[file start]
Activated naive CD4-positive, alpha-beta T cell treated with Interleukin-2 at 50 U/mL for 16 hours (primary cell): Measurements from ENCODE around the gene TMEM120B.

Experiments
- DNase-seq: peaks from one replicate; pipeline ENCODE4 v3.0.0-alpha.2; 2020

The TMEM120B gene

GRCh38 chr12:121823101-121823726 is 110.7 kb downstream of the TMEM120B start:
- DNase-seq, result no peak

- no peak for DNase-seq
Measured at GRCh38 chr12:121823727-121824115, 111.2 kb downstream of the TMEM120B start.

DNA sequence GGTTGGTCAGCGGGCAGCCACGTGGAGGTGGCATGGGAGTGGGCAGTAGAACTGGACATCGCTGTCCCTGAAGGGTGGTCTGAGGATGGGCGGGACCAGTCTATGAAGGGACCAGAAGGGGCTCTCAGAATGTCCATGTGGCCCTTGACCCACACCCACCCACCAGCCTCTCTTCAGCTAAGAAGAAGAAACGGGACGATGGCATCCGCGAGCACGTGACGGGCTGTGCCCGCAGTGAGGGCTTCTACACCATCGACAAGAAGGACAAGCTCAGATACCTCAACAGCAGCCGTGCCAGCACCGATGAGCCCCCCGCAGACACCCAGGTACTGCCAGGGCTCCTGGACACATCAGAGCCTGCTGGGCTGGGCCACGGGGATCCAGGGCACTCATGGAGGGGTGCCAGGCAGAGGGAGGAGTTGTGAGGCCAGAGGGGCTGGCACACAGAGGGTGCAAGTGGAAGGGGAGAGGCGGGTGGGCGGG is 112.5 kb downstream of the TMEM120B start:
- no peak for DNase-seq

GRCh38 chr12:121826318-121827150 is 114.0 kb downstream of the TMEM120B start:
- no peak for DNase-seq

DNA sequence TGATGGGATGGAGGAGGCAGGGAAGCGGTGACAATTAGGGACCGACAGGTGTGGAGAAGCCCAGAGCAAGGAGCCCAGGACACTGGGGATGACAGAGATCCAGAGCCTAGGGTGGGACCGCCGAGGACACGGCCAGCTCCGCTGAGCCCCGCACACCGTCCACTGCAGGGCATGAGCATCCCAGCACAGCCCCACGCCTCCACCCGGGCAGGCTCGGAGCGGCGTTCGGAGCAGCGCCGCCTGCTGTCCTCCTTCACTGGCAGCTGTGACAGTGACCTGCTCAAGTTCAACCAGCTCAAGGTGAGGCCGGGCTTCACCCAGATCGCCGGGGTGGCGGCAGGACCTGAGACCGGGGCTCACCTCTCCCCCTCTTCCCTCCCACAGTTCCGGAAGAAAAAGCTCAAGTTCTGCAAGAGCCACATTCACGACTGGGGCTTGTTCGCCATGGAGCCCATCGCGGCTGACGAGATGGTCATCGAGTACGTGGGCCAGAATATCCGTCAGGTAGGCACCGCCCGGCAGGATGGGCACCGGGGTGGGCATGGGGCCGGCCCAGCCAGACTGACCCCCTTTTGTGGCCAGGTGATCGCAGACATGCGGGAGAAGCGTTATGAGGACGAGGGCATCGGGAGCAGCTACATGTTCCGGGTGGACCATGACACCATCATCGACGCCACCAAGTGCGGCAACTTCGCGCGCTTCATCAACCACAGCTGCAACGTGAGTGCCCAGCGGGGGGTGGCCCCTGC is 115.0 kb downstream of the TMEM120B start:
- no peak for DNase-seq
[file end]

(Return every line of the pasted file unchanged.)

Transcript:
Activated naive CD4-positive, alpha-beta T cell treated with Interleukin-2 at 50 U/mL for 16 hours (primary cell): Measurements from ENCODE around the gene TMEM120B.

Experiments
- DNase-seq: peaks from one replicate; pipeline ENCODE4 v3.0.0-alpha.2; 2020

The TMEM120B gene

GRCh38 chr12:121823101-121823726 is 110.7 kb downstream of the TMEM120B start:
- DNase-seq, result no peak

- no peak for DNase-seq
Measured at GRCh38 chr12:121823727-121824115, 111.2 kb downstream of the TMEM120B start.

DNA sequence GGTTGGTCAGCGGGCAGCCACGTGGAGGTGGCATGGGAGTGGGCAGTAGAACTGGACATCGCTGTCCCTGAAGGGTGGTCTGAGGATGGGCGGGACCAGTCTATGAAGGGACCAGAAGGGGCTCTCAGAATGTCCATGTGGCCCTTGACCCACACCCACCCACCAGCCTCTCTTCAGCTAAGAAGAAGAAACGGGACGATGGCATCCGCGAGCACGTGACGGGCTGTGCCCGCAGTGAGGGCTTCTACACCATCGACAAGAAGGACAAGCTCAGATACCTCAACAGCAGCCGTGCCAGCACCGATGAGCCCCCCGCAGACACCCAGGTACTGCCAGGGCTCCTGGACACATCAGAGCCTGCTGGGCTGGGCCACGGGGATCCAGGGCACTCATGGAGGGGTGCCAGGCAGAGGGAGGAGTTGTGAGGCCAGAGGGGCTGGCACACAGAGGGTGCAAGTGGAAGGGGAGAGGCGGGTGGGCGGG is 112.5 kb downstream of the TMEM120B start:
- no peak for DNase-seq

GRCh38 chr12:121826318-121827150 is 114.0 kb downstream of the TMEM120B start:
- no peak for DNase-seq

DNA sequence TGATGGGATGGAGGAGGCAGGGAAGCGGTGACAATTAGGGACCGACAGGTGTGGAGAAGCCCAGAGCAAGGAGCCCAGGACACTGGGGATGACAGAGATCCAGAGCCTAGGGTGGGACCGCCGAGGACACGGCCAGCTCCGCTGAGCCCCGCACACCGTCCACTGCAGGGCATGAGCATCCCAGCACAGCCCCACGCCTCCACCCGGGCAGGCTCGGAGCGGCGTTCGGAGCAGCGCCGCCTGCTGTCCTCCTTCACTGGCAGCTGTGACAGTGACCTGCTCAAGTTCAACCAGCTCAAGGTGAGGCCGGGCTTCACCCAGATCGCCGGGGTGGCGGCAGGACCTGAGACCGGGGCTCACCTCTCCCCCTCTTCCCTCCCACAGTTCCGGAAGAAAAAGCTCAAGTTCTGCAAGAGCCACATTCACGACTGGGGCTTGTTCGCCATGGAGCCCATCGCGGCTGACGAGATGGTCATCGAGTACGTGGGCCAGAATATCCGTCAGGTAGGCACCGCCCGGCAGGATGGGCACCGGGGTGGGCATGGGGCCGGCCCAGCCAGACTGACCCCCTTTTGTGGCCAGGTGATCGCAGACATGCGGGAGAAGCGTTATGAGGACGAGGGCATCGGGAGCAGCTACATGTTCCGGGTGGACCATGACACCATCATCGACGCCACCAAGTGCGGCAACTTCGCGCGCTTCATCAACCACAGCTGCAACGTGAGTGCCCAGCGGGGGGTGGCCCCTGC is 115.0 kb downstream of the TMEM120B start:
- no peak for DNase-seq